Written by Julie Maresco, Graduate Assistant
On September 14, 2016, the Albert Gore Research Center closed in order for staff and students to hear Civil Rights leader Diane Nash speak. Ms. Nash was the primary speaker for Constitution Week at MTSU. Dr. Carroll Van West, director of the Center for Historic Preservation, and Dr. Mary Evins, Coordinator of the American Democracy Project, introduced our special speaker and set the stage for Ms. Nash. They emphasized her leadership role in Nashville’s lunch counter sit-ins and the monumental effects the sit-ins had on both Nashville and the country, her involvement with the freedom bus rides, the march on Selma, her significance in the women’s rights movement, and her ongoing leadership in social justice causes.
Ms. Nash focused on the movement of the 1960s and elaborated on the concept of non-violence by describing it in a new way. Although she was taught non-violent resistance practices utilized by Mahatma Gandhi as a college student at Fisk University, she believed “non-violence” was a negative term and what they were trying to accomplish was positive. Therefore, she coined the term “agapic energy” to describe the movement, which comes from the Greek word Agape (love for humankind). The main principle of this energy is that people are capable of waging warfare without weapons or physical force, but rather emotional force–particularly love. Agapic energy is active, making those resisting segregation and inequality not simply protesters but activists as a result.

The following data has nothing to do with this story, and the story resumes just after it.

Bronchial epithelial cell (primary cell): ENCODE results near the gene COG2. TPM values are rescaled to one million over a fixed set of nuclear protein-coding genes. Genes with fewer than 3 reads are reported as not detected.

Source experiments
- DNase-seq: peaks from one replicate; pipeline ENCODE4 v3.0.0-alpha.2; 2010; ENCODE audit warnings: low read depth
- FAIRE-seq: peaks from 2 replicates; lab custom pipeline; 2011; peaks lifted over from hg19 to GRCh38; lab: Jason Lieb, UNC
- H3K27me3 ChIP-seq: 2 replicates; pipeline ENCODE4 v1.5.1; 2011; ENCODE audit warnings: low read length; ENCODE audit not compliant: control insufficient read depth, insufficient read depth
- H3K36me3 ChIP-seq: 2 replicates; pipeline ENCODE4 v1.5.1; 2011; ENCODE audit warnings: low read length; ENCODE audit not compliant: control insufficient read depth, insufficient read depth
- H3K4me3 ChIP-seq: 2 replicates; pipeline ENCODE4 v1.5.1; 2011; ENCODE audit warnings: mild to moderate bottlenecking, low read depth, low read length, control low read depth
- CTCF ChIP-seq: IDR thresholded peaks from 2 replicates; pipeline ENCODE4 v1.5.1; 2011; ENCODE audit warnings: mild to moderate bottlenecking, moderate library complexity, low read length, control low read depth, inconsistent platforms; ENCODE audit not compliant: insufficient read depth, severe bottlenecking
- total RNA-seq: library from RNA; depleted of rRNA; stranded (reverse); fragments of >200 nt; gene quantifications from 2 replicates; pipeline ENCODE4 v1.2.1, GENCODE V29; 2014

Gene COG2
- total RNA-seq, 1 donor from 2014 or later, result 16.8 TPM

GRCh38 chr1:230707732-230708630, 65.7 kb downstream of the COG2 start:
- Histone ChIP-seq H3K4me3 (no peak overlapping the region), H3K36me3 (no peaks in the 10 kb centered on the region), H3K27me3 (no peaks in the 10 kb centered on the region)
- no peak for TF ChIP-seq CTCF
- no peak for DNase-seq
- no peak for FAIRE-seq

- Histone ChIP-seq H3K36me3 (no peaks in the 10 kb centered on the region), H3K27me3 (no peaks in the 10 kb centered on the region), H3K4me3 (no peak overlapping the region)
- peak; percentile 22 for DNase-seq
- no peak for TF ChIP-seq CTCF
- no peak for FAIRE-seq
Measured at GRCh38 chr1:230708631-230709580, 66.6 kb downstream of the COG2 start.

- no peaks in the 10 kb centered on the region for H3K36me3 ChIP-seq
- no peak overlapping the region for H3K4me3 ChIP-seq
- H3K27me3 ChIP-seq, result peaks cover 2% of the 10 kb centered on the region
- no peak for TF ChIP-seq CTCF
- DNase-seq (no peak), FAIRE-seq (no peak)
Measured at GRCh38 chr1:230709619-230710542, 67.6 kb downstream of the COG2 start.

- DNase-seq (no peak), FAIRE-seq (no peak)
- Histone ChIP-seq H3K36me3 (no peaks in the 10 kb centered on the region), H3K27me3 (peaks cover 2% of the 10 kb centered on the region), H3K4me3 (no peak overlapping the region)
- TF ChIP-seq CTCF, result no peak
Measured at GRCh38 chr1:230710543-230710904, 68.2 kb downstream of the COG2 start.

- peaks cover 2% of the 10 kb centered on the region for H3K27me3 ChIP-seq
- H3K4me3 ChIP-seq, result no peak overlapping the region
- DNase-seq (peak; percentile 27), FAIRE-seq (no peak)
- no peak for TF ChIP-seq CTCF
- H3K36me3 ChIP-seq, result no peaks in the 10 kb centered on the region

According to agapic energy’s principle, people are never the enemy. Ms. Nash emphasized how the real enemies are unjust political and economic systems, attitudes, racism, and hate. Agapic energy requires a love and respect for the person and an intolerance of the system. She made it clear that killing individuals does not kill the system, so it is not the answer. It also emphasizes that oppression always requires the cooperation of the oppressed and the oppressed need to change first in order to alter the system of power.
Ms. Nash made clear that lessons learned in the Civil Rights Movement still apply to social justice movements today. She emphatically stated several times that it is up to citizens to make social change and for them not to rely on a charismatic leader or an elected official to solve problems. She speculated that if they had waited for someone else to change things during the Civil Rights Movement, they might be facing the same struggles today. Although she recognized Martin Luther King Jr.’s contribution to the movement as spokesman and an organizer, she clarified that it was not solely his movement, but a people’s movement. Further, she warned the audience about trusting the corporate media, calling for oppressed communities to create their own media outlets.
Ms. Nash concluded with a moderated question session by a MTSU student panel (see photograph above) as well as taking questions from the audience. In her answers to questions on Black Lives Matter, how to organize when there is a large measure of apathy, and fighting stereotypes in the media, Ms. Nash reiterated the necessity of organized groups and communities in achieving any success, continuing to exercise hard-won voting rights regardless of the political environment, and combating attitudes of white supremacy.
Diane Nash continues to be an inspiration and role model for all those seeking positive change in our society.
Books referenced by Diane Nash:
The Power of Non-Violence by Richard Gregg
My Experiments with Truth by Mahatma Ghandi
Conquest of Violence by Joan Bondurant
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Documentaries on Diane Nash:
Diane Nash on Internet Movie Database